Tripoli: Muammar Gaddafi's government has hit back at an International Criminal Court arrest warrant for war crimes against the veteran Libyan leader, charging that the tribunal was just a tool of European powers.

On the ground, rebel fighters on Tuesday launched an attack on an arms depot held by pro-Gaddafi forces in a desert area 25 kilometres (15 miles) from the hilltown of Zintan, southwest of Tripoli.

Human rights bodies and the West, meanwhile, hailed the ICC's move on Monday that came on the 100th day of a NATO bombing campaign.

Libya rejected the warrants issued for Gaddafi, 69, his son Seif al-Islam, 39 and the head of Libyan intelligence, Abdullah al-Senussi, 62 for atrocities committed in a bloody uprising that began mid-February.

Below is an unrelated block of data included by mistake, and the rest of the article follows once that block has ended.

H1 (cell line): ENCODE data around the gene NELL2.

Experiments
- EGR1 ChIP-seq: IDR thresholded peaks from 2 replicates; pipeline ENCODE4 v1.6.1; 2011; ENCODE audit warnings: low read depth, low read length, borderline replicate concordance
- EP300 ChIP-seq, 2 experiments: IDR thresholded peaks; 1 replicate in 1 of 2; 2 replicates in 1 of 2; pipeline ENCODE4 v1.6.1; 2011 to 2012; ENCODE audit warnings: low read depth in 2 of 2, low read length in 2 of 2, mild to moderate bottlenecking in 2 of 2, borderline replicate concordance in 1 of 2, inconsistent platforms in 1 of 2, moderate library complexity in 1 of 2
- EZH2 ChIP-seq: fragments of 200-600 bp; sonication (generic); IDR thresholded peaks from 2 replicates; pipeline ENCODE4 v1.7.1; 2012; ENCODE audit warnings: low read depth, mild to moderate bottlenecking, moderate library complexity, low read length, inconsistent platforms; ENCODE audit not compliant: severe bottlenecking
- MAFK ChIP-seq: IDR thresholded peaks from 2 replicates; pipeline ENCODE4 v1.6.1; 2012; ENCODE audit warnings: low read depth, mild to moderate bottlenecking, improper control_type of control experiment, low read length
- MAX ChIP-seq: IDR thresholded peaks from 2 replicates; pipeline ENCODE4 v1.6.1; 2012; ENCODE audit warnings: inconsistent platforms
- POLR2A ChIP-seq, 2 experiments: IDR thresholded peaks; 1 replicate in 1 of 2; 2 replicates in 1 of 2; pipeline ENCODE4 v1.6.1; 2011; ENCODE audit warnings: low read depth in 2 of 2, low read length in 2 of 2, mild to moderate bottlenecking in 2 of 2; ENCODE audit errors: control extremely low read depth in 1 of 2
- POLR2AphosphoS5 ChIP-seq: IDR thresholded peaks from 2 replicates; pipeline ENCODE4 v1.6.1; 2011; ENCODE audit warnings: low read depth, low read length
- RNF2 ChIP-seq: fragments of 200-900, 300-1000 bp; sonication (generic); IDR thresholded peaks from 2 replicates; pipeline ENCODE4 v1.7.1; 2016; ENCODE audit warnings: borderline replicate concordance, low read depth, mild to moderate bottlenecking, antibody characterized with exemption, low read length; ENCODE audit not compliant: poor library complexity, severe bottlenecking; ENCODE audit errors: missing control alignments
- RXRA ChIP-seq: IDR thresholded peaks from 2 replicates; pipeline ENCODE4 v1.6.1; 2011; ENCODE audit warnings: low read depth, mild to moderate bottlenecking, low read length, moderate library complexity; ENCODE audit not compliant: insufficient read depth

The ruling is a "cover for NATO which is still trying to assassinate Gaddafi", said Libya's justice minister, Mohammed al-Gamudi.

Deputy Foreign Minister Khaled Kaaim said that the ICC "functions as a European foreign policy vehicle. It is a political court which serves its European paymasters," he said, adding, "Our own courts will deal with  any human rights abuses and other crimes committed in the course of conflict in Libya."
In the latest fighting in the Berber mountains, government troops fired Grad rockets as rebels in armoured cars circled a zone near Zintan with buildings used as depots for arms, which anti-Gaddafi forces need for any advance on Tripoli.

NATO warplanes have repeatedly struck the area over the past two months.

ICC chief prosecutor Luis Moreno-Ocampo sought the warrants as thousands died in fighting and an estimated 650,000 people fled the country with Gaddafi clinging to power despite NATO strikes easing the siege of key rebel cities.